IBM Opens Its Software Patent Treasure Trove

As part of an ongoing campaign to work toward embracing open source models for its software resources, IBM announced yesterday that it will grant 'universal and perpetual access to certain intellectual property that might be necessary to implement more than 150 standards designed to make software interoperable'. The decision was immediately applauded by developers in the open source movement.

Calling the move the largest of its kind, the Armonk, N.Y., computer giant said lifting restrictions on its trove of patents should help facilitate compatibility between future software applications and computing devices in general, as well as foster more innovative products and services and even reduce patent infringement litigation.

"IBM is sending a message that innovation and industry growth happens in an open, collaborative atmosphere," said Bob Sutor, IBM's vice president of open source and standards. "Users will adopt new technologies if they know that they can find those technologies in a variety of interchangeable, compatible products from competing vendors. We think customers will like this added assurance for the open standards upon which they have come to depend."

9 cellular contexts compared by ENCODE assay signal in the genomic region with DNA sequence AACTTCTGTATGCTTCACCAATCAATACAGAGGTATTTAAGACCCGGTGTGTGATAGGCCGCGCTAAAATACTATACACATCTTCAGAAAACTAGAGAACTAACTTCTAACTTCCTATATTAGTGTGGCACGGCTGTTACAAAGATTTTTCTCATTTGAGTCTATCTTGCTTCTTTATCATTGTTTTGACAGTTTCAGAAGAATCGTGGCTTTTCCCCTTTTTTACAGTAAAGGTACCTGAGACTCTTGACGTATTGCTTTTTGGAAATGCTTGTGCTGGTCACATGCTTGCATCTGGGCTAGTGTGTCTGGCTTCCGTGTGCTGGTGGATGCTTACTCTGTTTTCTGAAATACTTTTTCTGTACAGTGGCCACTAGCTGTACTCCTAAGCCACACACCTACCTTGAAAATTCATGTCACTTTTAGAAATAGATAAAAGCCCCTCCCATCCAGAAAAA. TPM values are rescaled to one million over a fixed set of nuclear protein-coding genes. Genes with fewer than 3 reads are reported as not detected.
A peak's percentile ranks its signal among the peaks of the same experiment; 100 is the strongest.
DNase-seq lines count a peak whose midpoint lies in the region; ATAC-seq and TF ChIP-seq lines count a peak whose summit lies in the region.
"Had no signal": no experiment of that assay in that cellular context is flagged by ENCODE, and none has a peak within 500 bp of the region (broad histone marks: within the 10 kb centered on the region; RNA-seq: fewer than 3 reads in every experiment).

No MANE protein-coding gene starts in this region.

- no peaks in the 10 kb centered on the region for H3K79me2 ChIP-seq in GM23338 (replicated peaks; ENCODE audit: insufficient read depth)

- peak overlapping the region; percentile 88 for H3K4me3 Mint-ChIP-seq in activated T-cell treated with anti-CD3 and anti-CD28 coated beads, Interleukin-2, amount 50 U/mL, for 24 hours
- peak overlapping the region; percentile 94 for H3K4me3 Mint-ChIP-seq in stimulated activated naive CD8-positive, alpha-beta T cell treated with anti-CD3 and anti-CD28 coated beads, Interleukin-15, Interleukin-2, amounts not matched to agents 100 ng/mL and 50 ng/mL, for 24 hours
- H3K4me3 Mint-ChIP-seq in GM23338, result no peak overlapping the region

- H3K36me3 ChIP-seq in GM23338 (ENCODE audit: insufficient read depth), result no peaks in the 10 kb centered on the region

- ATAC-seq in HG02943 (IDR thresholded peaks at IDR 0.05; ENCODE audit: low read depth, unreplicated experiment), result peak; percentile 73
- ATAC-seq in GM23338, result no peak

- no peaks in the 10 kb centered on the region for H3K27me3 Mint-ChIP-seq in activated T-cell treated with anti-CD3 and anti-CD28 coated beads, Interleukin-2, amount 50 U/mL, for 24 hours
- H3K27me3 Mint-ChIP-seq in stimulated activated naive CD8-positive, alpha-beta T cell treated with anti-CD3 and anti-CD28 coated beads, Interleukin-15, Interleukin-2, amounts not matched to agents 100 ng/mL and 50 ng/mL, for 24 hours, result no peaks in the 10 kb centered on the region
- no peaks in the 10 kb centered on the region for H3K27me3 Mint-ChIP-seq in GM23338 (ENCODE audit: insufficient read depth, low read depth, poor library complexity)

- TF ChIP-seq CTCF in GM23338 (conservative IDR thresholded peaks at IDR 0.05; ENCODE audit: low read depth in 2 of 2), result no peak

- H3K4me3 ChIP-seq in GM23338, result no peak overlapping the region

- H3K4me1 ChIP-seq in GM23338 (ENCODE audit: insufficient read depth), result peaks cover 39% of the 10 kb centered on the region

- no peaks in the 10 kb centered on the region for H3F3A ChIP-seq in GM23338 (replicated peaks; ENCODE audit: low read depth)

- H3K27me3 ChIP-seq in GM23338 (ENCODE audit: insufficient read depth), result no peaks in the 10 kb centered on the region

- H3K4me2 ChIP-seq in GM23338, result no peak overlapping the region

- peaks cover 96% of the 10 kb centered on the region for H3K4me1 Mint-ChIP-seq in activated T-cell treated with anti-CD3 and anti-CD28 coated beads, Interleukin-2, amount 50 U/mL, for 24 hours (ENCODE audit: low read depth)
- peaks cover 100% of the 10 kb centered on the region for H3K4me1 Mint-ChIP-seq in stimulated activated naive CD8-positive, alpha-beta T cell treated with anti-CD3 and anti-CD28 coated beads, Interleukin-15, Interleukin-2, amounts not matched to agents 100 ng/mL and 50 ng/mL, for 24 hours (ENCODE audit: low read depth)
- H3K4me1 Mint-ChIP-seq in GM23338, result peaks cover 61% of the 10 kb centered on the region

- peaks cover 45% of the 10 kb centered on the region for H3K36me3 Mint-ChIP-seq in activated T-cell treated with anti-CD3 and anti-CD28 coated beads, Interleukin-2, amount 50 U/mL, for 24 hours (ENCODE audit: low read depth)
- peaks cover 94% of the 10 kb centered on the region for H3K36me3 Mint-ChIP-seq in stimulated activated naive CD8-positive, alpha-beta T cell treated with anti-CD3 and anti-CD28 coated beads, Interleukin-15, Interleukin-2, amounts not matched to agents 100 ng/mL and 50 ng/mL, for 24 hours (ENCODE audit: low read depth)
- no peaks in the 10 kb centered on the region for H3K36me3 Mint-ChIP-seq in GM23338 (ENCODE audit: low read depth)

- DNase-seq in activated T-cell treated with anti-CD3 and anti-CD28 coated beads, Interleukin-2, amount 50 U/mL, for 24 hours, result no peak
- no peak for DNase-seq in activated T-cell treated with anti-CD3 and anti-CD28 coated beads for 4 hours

The IBM announcement said the intellectual property involved in the decision centered around specifications and protocols that could be involved in industrywide standards set by groups such as the World Wide Web Consortium and the Organization for the Advancement of Structured Information Standards.

According to IBM, the move should help clarify the company's position on use of its software patents and encourage their integration into open source projects. Previously, the company noted, adopters of the intellectual property in question needed to secure royalty-free licensing deals from IBM.

The company has posted an Interoperability Specifications Pledge section on its Web site, with more information on the specifics of yesterday's decision.

In a discussion thread on the software developer community site Slashdot, users responded optimistically, if a little guarded, to news of the announcement.

"It is a big enough step for a large IT corporation such as IBM to freely open up so much of their intellectual property," a discussion participant going by the handle tutwabee said. "These standards can be used by open source applications now. That is what really matters when it comes to open source and this issue."

And a responder posting under the online name petrus4 noted (in part): "They're still going to want to make money, of course ... but they're smart enough to realise that a company doesn't really control either half of the supply and demand equation. The consumer declares their demand, and a company that wants to make money and last a long time supplies that demand, rather than trying to change or control what the consumer's demand is."

Naturally, it will take quite a while to understand how much impact yesterday's decision will have on software interoperability standards going forward. However, it's not too early to believe that greater cooperation in the field is a good thing in the long run. This is a step IBM should be commended for taking.

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